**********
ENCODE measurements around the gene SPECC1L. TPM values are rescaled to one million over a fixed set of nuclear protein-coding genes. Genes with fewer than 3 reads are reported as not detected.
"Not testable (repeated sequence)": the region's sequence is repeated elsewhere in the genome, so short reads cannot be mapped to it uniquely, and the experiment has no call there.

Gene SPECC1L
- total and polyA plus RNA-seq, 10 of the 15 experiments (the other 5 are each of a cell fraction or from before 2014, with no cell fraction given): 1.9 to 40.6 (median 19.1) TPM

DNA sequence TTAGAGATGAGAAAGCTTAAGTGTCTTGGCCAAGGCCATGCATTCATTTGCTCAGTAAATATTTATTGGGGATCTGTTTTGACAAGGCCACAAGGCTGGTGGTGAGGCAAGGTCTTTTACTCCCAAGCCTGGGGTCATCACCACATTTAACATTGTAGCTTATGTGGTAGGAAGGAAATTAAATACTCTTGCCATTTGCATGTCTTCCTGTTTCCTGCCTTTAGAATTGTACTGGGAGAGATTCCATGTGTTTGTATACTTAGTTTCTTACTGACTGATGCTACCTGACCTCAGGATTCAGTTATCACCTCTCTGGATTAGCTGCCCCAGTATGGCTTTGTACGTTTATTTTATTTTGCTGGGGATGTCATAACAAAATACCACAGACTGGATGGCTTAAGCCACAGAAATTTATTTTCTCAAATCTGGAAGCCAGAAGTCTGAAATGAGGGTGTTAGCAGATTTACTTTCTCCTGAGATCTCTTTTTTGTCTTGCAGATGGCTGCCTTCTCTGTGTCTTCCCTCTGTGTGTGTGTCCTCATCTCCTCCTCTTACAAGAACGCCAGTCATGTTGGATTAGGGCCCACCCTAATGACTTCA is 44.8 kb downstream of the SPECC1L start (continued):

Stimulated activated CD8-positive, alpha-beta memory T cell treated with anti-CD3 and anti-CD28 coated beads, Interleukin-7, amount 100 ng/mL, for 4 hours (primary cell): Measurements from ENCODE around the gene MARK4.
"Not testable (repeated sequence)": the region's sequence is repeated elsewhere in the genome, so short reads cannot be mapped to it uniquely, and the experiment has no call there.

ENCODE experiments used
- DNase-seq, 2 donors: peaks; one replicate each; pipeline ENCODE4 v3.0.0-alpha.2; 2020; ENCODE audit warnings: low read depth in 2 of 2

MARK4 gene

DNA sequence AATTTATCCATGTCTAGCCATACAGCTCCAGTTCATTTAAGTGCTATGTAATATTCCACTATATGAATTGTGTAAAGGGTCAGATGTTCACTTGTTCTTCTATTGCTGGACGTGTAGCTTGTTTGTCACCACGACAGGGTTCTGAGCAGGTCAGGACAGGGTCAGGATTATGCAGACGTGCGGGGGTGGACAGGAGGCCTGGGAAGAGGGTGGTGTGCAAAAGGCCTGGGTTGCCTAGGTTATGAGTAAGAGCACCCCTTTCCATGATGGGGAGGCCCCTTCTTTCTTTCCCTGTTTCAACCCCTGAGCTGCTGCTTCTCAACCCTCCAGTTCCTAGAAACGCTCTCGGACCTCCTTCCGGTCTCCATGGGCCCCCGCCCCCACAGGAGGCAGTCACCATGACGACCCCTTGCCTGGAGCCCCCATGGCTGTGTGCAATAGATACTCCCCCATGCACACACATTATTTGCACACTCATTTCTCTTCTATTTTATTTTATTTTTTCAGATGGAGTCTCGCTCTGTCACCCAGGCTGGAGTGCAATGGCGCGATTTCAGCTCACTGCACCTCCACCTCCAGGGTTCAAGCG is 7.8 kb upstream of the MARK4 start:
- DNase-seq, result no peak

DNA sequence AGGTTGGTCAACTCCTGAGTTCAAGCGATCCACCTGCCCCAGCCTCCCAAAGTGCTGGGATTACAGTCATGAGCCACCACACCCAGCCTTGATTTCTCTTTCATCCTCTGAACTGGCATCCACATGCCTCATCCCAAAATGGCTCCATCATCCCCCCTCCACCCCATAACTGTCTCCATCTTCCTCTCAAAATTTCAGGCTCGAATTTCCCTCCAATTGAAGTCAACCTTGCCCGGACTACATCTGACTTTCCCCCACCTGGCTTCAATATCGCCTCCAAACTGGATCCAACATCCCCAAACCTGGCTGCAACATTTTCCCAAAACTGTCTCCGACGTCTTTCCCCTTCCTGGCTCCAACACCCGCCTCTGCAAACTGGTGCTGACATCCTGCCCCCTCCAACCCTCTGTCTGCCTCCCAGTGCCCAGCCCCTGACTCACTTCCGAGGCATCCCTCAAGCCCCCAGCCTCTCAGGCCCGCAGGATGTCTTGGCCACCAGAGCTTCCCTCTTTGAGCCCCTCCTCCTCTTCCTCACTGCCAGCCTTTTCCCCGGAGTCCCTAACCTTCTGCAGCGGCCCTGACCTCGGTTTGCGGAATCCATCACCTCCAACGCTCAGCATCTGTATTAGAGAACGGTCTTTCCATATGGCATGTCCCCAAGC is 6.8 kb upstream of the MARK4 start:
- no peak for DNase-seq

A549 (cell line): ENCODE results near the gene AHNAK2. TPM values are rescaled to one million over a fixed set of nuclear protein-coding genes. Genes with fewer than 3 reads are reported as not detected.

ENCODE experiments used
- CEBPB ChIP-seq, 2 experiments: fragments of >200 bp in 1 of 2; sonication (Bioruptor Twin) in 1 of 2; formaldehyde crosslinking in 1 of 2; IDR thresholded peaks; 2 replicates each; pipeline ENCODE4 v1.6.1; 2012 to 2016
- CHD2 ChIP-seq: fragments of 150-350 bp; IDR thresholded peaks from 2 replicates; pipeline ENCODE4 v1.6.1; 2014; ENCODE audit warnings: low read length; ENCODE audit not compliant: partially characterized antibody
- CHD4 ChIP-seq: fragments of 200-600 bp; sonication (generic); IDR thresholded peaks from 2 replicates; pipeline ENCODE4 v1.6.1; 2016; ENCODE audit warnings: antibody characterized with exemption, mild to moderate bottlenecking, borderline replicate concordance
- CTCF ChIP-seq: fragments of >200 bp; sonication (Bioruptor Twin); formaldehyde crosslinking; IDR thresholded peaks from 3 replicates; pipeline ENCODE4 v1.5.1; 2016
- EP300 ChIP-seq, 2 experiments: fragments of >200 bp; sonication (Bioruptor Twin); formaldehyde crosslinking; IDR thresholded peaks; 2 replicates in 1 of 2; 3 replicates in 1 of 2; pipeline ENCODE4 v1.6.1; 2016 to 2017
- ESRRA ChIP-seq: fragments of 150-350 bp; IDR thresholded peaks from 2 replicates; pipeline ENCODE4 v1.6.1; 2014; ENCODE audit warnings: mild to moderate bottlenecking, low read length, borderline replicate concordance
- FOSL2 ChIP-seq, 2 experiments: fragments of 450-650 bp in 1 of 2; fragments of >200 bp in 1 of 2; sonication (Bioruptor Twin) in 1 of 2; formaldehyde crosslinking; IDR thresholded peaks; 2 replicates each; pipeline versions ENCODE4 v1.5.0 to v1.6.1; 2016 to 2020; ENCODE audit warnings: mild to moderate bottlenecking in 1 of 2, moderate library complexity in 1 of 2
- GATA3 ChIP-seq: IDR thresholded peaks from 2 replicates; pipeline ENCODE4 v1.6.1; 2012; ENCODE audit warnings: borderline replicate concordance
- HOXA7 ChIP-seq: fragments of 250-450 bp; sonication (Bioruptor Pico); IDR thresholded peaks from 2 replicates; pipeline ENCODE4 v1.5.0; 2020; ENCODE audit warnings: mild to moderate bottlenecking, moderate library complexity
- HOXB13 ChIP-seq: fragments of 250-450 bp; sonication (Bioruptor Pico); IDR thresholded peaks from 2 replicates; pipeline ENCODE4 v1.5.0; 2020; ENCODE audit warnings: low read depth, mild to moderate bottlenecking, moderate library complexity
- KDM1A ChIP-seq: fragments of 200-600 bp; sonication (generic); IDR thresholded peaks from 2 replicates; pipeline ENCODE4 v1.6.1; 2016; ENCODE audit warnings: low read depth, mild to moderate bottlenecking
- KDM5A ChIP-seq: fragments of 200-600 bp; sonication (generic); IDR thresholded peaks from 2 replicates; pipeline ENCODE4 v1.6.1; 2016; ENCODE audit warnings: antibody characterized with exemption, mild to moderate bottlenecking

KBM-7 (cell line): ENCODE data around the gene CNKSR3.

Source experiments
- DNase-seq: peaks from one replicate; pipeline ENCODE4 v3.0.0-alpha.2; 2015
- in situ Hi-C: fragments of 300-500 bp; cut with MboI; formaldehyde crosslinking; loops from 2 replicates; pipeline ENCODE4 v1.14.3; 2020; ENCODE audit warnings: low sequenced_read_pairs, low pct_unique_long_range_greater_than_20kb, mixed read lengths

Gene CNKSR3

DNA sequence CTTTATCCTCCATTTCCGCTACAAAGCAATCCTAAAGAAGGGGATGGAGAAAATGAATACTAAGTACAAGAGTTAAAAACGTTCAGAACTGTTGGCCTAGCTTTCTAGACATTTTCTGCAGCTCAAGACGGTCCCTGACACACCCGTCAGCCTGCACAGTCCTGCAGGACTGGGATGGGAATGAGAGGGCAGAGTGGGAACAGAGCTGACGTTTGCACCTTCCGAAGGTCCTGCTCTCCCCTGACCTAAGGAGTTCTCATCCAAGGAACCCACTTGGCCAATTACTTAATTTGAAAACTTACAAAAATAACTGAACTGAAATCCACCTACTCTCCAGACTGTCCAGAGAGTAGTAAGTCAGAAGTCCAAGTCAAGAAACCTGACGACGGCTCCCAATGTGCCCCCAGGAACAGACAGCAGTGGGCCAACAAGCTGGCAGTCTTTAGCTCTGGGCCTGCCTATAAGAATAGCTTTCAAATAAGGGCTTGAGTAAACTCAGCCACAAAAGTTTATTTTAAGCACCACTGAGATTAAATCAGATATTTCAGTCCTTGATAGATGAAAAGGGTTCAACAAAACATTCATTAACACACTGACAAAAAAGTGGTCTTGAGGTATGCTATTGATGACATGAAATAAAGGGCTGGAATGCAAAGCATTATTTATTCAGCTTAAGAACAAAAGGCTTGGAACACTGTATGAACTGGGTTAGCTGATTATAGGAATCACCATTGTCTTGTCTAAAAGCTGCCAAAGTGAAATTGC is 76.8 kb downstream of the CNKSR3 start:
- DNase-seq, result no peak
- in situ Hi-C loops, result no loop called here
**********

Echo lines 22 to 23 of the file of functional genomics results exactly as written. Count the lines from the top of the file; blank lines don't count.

- ESRRA ChIP-seq: fragments of 150-350 bp; IDR thresholded peaks from 2 replicates; pipeline ENCODE4 v1.6.1; 2014; ENCODE audit warnings: mild to moderate bottlenecking, low read length, borderline replicate concordance
- FOSL2 ChIP-seq, 2 experiments: fragments of 450-650 bp in 1 of 2; fragments of >200 bp in 1 of 2; sonication (Bioruptor Twin) in 1 of 2; formaldehyde crosslinking; IDR thresholded peaks; 2 replicates each; pipeline versions ENCODE4 v1.5.0 to v1.6.1; 2016 to 2020; ENCODE audit warnings: mild to moderate bottlenecking in 1 of 2, moderate library complexity in 1 of 2